SAP NetWeaver Background, Direction, and User Recommendations




NetWeaver Background

Back in 2003, SAP positioned NetWeaver as a tool to reduce the total cost of ownership (TCO), but it has now morphed into a tool to enable competitive advantage through business process innovation. To put it another way, the first components of NetWeaver in 2003 were mainly tools to bridge the gap between SAP and non-SAP applications. Nowadays, the idea is to have SAP applications that are broken down into ever smaller chunks and tied together with Web services, so that customers can cherry pick applications and even add them in chunks, even if they are provided by companies other than SAP.

On the one hand, this strategy should enable customers to create and modify applications faster and more economically. On the other hand, SAP's developers should now be able to develop new applications in bite-size pieces, which should speed delivery of new functions, instead of the tradition years-long wait between major software releases. Thus, as indicated in Multipurpose SAP NetWeaver, about half of SAP's over 9,000 development people have been working on the platform, while the other half have been developing application enhancements and bug fixes. Of the approximately 4,500 people working on NetWeaver, about two-thirds are devoted to infrastructure development and one third to either wrapping existing functionality as Web services or rewriting existing components.

In terms of the evolution of the platform from merely handling transactions, through integration, to applications composition and business processes, SAP has certainly reached the composition stage. For instance, in 2003, NetWeaver was mainly an integration platform, comprised of a portal, enterprise application integration (EAI) technology, and early SAP xApps (cross-applications), while, nowadays, its capabilities have been dramatically expanded to include capabilities like business process management (BPM) and master data management (MDM) (see SAP Bolsters NetWeaver's MDM Capabilities) .

In fact, SAP touts service oriented architecture (SOA) as essentially the fourth wave of information technology (IT), which enables "immediate change" capabilities (versus the "immediate processing" capabilities of the mainframe era in the 1980s, the "immediate reporting" capabilities of the client/server era in the early 1990s, and the "immediate trading" of the Internet era of the late 1990s). The vendor also claims that SAP is the only vendor that has been positioned in the forefront of every major change during the past decades. What is more, SAP is believed to be ahead of schedule with promised customer adoption objectives, and remains on track with all technology enhancement deliverables.

As a logical follow-up to SAP's NetWeaver progress during the past three years, this software giant wants to position itself at the hub of a thriving innovation ecosystem. This ecosystem would be comprised of a few "mega-brokers", along with customers, partners, and independent software vendors (ISV), that are engaged in dynamic working relationships to spark and foster innovation by leveraging the unique value of each participant (including SAP) and to ensure usage continuity. SAP NetWeaver projects are now reportedly generating approximately $1 billion (USD) per quarter in new services revenue for SAP and its partners, and there are currently 5,000 to 6,000 NetWeaver projects completed or underway.

The vendor professes to understand that customer focus bundled with partner friendliness should result in winning solutions and that there is a huge opportunity for the many willing participants in the estimated over $30 billion (USD) enterprise applications market. The accompanying service revenues create a win-win, non-zero-sum situation for partners, where SAP pledges to be a clear, open, fair, and efficient broker.

This is Part Two of a two-part note. Part One detailed SAP's NetWeaver strategy.

Addressing the Need for Standards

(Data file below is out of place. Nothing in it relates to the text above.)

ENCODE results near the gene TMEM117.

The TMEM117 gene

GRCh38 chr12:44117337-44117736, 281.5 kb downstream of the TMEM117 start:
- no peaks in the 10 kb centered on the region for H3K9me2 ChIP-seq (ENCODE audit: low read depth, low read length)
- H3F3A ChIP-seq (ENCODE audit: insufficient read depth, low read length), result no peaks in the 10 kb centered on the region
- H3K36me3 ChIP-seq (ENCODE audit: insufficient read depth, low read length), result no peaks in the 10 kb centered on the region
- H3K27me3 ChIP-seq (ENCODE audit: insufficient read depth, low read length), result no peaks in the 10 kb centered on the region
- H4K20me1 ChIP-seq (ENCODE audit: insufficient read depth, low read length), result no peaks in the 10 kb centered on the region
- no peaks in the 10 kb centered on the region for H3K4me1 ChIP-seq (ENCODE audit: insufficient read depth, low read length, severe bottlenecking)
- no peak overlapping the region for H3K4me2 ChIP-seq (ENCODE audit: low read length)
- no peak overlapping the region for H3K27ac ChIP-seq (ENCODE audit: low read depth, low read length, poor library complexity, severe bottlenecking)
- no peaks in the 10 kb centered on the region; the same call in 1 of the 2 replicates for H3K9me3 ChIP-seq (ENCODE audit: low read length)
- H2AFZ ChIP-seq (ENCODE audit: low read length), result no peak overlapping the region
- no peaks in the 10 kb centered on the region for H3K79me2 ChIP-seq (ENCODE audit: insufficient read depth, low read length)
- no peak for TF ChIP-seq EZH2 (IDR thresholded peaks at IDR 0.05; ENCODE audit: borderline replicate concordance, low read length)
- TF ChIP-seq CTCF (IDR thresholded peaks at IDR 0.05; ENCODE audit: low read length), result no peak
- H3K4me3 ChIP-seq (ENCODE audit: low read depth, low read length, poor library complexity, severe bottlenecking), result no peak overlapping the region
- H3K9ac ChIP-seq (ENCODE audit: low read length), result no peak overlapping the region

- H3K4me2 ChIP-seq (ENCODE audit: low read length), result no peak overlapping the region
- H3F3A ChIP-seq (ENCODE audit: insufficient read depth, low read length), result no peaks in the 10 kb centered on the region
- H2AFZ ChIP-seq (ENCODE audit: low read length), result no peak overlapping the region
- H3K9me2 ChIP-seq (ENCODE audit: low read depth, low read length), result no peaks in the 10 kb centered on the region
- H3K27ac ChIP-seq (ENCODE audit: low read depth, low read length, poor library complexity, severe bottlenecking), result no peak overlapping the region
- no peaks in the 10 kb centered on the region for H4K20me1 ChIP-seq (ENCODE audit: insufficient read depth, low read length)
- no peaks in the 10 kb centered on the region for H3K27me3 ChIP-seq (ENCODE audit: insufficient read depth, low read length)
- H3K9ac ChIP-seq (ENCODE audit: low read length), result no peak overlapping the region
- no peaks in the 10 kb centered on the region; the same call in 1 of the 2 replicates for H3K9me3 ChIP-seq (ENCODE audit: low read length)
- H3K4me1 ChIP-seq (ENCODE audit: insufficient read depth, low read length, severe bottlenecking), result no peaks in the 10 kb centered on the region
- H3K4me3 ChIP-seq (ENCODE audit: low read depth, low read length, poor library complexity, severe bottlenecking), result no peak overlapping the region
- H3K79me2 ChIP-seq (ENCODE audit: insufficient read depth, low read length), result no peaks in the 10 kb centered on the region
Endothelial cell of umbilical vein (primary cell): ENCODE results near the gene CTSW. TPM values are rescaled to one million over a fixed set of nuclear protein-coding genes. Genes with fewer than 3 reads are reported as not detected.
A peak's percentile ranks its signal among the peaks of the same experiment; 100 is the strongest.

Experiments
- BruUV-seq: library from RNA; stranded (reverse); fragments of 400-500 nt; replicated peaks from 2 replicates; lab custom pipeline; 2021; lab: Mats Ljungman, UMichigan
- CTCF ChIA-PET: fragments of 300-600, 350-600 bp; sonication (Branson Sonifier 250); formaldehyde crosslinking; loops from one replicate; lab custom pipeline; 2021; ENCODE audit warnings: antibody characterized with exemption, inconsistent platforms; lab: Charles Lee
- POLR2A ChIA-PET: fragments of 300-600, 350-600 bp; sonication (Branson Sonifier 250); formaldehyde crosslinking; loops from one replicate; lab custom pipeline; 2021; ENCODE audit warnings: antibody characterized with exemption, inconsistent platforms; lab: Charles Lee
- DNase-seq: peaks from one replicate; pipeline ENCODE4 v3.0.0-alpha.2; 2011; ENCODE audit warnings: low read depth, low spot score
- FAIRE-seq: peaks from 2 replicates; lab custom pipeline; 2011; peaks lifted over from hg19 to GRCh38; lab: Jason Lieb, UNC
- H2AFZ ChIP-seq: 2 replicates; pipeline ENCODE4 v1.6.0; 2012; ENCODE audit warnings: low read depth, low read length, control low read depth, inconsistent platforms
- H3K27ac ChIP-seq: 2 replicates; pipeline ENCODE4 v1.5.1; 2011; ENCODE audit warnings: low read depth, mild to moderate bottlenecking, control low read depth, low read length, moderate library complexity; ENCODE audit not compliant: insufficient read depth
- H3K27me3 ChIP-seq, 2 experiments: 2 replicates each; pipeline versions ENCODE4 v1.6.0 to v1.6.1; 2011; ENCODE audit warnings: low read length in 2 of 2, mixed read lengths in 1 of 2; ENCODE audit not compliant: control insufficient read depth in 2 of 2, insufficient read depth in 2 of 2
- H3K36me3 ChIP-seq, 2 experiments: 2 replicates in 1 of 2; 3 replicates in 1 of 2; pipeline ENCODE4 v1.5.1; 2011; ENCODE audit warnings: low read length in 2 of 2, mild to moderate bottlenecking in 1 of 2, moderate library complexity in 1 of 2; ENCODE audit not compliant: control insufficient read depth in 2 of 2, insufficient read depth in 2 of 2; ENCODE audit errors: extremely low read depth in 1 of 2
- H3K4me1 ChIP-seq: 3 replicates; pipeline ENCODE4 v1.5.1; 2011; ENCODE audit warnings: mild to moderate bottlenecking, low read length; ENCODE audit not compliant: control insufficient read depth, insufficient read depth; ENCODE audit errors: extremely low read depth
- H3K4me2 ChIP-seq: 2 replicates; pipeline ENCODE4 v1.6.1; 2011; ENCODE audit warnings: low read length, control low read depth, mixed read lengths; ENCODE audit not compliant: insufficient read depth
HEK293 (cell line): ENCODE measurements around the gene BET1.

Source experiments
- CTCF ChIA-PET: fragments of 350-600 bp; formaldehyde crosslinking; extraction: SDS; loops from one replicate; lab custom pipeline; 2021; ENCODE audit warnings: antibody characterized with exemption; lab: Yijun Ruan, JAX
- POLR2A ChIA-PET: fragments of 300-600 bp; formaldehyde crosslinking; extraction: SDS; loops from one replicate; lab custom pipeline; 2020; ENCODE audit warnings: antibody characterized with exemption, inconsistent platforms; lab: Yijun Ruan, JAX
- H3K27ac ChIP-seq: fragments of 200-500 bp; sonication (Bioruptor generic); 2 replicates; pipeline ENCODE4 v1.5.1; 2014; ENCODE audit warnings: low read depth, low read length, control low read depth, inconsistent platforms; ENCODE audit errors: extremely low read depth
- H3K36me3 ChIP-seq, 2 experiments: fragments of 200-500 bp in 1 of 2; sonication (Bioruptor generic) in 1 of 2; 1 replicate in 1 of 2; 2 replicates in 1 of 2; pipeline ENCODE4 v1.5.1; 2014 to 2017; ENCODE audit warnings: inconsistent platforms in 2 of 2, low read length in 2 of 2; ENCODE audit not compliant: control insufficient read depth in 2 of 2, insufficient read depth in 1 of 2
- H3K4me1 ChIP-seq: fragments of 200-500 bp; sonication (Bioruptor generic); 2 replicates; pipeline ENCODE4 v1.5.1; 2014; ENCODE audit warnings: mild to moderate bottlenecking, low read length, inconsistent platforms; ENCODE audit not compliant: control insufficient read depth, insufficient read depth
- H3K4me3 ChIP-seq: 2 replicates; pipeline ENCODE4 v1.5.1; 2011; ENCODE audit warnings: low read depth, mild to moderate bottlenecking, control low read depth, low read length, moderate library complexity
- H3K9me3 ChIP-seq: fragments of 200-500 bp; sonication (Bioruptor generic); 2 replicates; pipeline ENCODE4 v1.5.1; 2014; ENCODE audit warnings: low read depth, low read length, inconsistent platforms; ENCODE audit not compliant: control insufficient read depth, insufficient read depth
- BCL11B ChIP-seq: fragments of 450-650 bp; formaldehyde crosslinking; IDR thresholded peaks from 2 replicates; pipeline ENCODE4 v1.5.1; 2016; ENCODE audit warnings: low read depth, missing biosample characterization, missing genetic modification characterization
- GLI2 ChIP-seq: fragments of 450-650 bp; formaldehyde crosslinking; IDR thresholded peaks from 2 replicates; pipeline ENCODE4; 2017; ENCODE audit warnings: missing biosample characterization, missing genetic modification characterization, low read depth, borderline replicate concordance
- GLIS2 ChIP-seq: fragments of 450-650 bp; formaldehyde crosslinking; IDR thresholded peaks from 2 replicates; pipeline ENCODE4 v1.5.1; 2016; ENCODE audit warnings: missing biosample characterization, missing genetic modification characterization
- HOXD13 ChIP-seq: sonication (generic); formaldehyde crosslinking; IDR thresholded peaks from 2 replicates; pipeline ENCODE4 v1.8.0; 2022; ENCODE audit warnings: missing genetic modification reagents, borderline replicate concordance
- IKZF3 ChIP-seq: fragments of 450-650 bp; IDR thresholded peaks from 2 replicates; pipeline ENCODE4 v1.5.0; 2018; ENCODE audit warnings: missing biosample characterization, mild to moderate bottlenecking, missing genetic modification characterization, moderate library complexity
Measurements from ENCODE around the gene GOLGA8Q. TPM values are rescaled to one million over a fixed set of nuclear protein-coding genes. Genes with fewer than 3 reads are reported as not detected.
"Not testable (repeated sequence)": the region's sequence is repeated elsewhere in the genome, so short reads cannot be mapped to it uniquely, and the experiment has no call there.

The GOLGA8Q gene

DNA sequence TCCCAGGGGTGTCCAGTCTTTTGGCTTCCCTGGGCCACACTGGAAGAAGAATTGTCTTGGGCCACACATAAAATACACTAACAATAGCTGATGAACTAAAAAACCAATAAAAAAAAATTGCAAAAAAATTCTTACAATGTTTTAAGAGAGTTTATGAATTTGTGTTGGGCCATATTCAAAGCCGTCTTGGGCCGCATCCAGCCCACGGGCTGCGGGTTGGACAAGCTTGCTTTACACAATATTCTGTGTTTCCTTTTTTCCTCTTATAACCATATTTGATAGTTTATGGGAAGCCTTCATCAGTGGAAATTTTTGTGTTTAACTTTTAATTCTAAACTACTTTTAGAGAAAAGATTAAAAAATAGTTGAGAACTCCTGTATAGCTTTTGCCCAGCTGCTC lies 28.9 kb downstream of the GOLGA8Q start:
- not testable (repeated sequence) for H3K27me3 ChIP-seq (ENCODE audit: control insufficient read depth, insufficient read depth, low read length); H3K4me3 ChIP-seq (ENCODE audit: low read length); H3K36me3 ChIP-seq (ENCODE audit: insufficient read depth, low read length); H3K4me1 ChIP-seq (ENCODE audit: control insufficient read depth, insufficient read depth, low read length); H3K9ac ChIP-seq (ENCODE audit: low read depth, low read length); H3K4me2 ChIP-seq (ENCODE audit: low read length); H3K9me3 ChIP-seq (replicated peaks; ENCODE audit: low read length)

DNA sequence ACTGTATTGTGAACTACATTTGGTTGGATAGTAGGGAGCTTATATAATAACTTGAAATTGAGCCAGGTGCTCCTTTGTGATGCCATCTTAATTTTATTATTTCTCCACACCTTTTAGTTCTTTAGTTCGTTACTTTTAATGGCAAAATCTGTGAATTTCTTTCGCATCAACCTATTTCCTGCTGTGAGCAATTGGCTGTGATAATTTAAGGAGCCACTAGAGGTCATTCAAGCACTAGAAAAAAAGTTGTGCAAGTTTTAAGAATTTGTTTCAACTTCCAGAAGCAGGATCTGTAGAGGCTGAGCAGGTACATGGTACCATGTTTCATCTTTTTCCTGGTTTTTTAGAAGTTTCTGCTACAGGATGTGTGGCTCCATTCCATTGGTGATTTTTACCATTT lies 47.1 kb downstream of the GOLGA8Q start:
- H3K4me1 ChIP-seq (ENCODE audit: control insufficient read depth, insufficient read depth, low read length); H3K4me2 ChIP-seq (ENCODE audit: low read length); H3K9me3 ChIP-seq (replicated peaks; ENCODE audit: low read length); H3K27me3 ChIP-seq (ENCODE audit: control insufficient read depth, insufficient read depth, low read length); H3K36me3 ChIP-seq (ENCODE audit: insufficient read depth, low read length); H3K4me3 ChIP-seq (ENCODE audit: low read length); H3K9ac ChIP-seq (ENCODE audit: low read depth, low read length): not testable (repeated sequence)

SAP is making an effort to address concerns about the current lack of agreement in defined standards for connectivity and interoperability (see Enterprise Resource Planning Giants Eye the Shop Floor). To that end, over a year ago, the giant created the Production to Business (P2B) Interoperability Initiative to address customer interest in furthering the adoption of P2B standards, and concurrently created the SAP Interoperability Certification Initiative to address business-to-business (B2B) and application-to-application (A2A) standards. Recently, SAP has combined both initiatives within the SAP Independent Vendor Network (IVN) for Business Collaboration Initiative, whose scope includes all standards-based interoperability so as to cover both external and internal integration, and to create value networks for business collaboration and the exchange of master data. The initiative entails SAP's support for standards within NetWeaver, SAP's participation in the standards community, and the creation of the IVN partner ecosystem.

In fact, the pent-up demand for solving the interoperability problem may create an opportunity for SAP to not only benefit its customers, but to benefit itself by promoting SAP NetWeaver as a solution to this problem. For more information, see Enterprise Resource Planning Giants Eye the Shop Floor.

The selection of staunchly supported standards will be driven by customer demand, in which regard SAP has pledged to maintain standard integration elements from these organizations in the SAP repository where partners and customers can use them. In addition, the IVN should create a partner ecosystem where partners can collaborate with SAP and other partners while creating, certifying, and delivering pre-built business value. The partner ecosystem should also have various partner-specific packages that will include everything needed beyond mere standards to complete integrations (e.g., they could include industry-specific business processes or scenarios, which might be tuned for specific customer needs). There are few standardized business processes now, and additional standardization would mean less customized work for partners and customers, and more content in the SAP registry. Under the above-mentioned SAP IVN initiative, SAP is stepping up its involvement in selected standards development, as all initiative-related activities will revolve around industry standards, such as Chemical Industry Data Exchange (CIDX); RosettaNet; Open Application Group Inc. (OAGi); Instrumentation, Systems, and Automation Society (ISA)-95, Machinery Information Management Open Systems Alliance (MIMOSA), OPC Foundation, etc.